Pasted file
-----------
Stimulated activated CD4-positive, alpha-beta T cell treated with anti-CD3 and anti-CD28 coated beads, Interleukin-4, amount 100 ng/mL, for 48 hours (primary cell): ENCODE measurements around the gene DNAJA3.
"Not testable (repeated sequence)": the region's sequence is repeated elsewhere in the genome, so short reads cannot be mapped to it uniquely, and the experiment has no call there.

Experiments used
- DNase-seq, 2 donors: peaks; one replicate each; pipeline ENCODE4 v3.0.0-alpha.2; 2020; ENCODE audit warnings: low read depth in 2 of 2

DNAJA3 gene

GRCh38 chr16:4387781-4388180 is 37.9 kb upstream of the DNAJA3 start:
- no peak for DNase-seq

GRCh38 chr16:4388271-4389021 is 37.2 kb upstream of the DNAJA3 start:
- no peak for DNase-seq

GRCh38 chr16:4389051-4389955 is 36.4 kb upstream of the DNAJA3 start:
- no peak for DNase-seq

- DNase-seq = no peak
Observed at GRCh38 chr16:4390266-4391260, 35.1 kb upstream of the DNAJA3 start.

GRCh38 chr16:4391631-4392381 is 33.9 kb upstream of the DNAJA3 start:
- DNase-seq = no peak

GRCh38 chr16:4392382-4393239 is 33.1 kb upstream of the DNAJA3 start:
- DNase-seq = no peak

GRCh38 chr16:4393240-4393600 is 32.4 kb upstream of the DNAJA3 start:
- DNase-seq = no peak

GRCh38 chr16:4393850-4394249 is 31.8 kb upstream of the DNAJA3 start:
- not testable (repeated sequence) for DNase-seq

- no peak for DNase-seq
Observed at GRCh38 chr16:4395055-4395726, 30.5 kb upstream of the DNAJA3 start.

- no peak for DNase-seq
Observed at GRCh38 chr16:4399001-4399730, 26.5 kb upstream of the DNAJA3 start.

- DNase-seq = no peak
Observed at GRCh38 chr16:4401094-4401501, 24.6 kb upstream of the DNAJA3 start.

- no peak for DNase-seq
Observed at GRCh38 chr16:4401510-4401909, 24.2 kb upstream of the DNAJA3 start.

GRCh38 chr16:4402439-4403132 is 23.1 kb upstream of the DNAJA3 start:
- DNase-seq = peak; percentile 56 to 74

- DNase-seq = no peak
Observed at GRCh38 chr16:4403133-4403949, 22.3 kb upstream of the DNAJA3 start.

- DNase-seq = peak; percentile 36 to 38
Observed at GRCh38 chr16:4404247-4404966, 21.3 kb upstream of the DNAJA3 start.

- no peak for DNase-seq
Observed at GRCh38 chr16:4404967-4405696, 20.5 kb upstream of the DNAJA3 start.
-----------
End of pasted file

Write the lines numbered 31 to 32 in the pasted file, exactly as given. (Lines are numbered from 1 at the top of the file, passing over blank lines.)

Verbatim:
- DNase-seq = peak; percentile 56 to 74

- DNase-seq = no peak